Thursday, March 20, 2008

Prague - From the Past to Nowadays

Prague seldom visited by tourists until the 1989 is now one of the most popular visited destinations in Europe. Millions of people from all around the world visit the city every year - almost three and a half million in 2004, according to official figures just released by Czech Tourism. Prague was the sixth most visited city in Europe last year, with the greatest number of tourists coming from the United Kingdom.

The capital city of the Czech Republic, Prague, is situated in the very heart of Europe, on a place that has been an intersection of continental merchant routes since time immemorial. It was the seat of Czech princes and kings from the tenth century A.D. In the mid-14th century, Prague was the centre of the Holy Roman Empire and Europe's third largest city in terms of population. As part of the Hapsburg monarchy, Prague remained the capital of Czech lands, which became the strongest part of the Austro-Hungarian Empire in terms of economy during the 19th century. Prague was developing as an important centre where Czech, German and Jewish cultures met and mingled. Following the establishment of the Czechoslovak Republic in 1918, Prague became the metropolis of the new country. It experienced a growth of its territory and a great building boom. Currently, Prague is a large city of more than one million people, spreading over almost 500 square kilometers. Following the social and economic changes in 1989, Prague enhanced its historically strong ties with other cities in Central Europe, and has gradually been gaining a continuously improving position within the continental structure of big cities. Prague therefore deserves its recognition as being a high quality city.

Because of such a big amount of tourists visiting Prague, the range of hotels in Prague is provided for all budgets from comfortable, low-cost hostels, to the most luxurious hotels in Prague. You can find fast efficient services and the largest choice of accommodation in exciting Czech Capital - Prague. Professional expertise is an absolute must when visiting the beautiful City of Prague - and elsewhere in the Czech Republic. Good translation of your personal requirements in Prague hotels is paramount for a successful and enjoyable stay.

Walking in Prague you will be impressed by a unique complex of old buildings dominated by the world-famous Old Town Hall with its Astronomical Clock and apostles, the monument to the preacher Jan Hus, the church of St. Nicholas, the Týn Church, and a number of palaces. You are in the very "historic heart" of the town.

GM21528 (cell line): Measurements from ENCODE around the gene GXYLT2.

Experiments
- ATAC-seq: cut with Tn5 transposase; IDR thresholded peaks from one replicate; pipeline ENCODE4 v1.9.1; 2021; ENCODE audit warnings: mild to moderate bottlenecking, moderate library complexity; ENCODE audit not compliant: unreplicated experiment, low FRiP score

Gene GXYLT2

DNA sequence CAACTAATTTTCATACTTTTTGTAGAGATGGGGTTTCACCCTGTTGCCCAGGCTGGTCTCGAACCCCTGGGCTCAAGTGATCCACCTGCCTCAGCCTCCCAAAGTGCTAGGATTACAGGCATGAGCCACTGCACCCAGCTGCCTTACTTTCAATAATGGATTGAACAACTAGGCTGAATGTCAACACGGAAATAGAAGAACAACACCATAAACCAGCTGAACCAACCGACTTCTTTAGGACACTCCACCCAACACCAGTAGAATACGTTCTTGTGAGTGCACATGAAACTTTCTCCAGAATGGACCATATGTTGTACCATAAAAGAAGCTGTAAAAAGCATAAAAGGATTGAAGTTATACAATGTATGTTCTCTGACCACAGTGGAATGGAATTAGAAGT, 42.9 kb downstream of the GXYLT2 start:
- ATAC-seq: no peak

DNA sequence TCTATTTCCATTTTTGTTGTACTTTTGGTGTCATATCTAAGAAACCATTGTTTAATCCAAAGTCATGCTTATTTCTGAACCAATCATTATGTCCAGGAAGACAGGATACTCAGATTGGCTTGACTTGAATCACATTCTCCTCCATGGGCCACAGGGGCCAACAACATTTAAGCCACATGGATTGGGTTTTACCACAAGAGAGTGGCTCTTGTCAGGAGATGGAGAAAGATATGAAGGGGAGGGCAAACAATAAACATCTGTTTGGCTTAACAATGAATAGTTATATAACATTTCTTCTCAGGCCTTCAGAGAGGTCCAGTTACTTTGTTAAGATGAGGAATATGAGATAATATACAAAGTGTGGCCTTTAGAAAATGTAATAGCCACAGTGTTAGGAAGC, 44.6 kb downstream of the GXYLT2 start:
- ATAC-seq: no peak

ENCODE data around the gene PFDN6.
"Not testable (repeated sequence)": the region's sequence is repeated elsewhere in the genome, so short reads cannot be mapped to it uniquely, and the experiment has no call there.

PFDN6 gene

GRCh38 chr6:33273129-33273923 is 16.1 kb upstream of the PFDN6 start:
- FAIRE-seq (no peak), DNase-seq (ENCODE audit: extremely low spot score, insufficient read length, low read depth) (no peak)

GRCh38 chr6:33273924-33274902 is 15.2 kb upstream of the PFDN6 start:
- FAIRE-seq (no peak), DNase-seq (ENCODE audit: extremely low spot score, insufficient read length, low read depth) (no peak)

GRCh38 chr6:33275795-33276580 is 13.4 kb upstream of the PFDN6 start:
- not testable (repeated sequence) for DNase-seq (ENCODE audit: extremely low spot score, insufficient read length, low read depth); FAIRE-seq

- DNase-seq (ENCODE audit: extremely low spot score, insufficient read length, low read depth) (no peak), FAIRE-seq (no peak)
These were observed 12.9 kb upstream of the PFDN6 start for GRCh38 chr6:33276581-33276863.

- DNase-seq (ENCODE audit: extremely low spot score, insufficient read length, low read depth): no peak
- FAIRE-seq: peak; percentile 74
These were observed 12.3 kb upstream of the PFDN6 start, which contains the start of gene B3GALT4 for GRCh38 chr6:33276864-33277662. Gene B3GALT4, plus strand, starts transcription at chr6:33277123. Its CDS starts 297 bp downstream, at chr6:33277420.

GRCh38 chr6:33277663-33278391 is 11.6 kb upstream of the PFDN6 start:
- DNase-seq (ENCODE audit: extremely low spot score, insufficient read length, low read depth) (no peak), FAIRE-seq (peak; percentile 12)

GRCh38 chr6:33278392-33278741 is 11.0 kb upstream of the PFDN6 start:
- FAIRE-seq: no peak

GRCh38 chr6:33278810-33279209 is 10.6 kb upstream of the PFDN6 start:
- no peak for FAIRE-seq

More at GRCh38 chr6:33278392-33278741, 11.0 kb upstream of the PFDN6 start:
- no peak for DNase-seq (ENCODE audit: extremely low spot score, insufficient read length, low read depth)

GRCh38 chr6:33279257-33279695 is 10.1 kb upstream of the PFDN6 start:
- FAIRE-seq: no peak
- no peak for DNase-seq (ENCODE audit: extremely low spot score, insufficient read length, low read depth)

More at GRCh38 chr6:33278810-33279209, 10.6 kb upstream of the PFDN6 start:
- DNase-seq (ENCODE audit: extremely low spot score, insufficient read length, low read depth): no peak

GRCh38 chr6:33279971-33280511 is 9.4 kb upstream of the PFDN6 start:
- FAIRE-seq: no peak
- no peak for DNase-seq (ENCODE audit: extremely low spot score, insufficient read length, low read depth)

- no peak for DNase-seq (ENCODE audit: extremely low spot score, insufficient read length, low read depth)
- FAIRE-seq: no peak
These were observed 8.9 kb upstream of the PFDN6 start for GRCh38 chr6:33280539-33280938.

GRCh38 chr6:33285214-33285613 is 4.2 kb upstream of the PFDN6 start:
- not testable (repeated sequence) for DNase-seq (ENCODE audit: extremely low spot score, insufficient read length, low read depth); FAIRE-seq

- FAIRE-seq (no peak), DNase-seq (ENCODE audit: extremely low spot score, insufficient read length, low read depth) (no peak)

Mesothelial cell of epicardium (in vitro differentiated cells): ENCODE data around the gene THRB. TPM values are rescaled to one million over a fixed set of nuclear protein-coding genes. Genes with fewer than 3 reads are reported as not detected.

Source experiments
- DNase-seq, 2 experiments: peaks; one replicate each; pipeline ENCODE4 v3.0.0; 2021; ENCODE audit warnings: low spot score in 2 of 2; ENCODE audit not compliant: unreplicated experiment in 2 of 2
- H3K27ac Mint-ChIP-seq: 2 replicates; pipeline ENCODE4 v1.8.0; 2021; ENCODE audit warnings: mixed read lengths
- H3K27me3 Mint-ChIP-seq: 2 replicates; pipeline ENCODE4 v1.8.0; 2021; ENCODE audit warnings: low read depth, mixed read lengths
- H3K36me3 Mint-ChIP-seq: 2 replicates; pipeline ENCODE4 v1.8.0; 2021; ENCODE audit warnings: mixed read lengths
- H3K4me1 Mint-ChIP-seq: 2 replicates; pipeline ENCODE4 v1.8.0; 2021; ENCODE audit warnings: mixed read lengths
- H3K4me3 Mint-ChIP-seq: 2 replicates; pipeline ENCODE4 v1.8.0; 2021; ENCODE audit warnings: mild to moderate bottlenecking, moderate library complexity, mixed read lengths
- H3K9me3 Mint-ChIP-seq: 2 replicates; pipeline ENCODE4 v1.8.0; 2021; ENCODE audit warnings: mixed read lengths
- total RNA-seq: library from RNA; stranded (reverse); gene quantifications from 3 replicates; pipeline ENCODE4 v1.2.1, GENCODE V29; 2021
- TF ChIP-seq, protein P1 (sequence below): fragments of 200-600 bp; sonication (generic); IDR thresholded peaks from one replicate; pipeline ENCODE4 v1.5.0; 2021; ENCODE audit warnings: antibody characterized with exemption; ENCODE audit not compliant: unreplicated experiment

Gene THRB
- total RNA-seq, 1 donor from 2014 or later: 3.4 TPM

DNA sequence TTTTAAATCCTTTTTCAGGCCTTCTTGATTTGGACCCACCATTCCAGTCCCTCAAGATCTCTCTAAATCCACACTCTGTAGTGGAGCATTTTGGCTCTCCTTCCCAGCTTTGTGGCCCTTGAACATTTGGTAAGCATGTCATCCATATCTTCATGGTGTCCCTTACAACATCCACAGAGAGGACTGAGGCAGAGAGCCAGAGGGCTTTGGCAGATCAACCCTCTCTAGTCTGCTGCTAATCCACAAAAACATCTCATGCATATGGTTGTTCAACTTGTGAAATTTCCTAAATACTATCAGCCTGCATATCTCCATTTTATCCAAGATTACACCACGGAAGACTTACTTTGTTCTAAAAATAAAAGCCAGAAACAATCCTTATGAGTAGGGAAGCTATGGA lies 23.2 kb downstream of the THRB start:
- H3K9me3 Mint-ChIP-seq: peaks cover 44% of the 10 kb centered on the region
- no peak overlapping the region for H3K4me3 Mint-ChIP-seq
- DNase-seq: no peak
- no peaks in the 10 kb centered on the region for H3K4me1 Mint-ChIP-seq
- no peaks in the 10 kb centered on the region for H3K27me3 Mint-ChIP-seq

Through one of the typical narrow Old-Town streets, full of ancient houses and palaces, cafés, shops, and galleries, we will walk towards the Charles Bridge, which was established in 1357 by the Roman emperor and Czech king Charles IV at the place of an older bridge. Here you will enjoy the unforgettable view at the beautiful panorama of the Prague Castle and the St. Vitus Cathedral. Relishing the walk along the bridge, crossing the Vltava river, you will reach the Lesser Town, situated below the Prague Castle complex. We will pass the Lesser Town Square with its representative buildings and the church of St. Nicholas, a historical building from the 18th century. Then we will walk up the famous Nerudova street all the way to the Prague Castle. At the Castle, which is surrounded by royal gardens, you will find the Old Royal Place with the Vladislav Hall, the with picturesque houses from the 16th century, the St. Vitus Cathedral from the 14th century, and the ancient royal stairway.

By Angelina Adams

2 comments:

Daniela said...

Prague remains the embodiment of architectural magnificence; its majestic castle perched high and well in view from across the Vltava River, with the historical Charles Bridge in the foreground. Gone are the days when it can sneak up on the unsuspecting visitor, as Prague now ranks with the European biggies on everyone’s must see list. One of the main advantages of visiting Prague is its cheapness: cheap food and hotels in Prague attract more and more visitors. For this reason, the city is in a state of flux like few others as it races often blindly towards westernization and fearfully is abandoning much of what set it apart from the rest of the pack in the first place. The streets of Prague (or Praha) are worn. Walking through Old Town, I began to wonder if the wear and tear was due to the age of the place or all of the many tourists that the fall of Communism has ushered in. Nevertheless, it is not the street surface that will draw your attention. The entire city is like a giant tapestry, perfectly varied in its design, full of a splendid array of outstanding and exemplary architecture. Gothic towers, Baroque facades, and Romanesque columns surround you as you weave your way through the twisting streets of Old Town.

prague accommodation said...

Prague is a worth visiting place because there are many beautiful places here.That's why Prague deserves to be one of the most wonderful places in the world..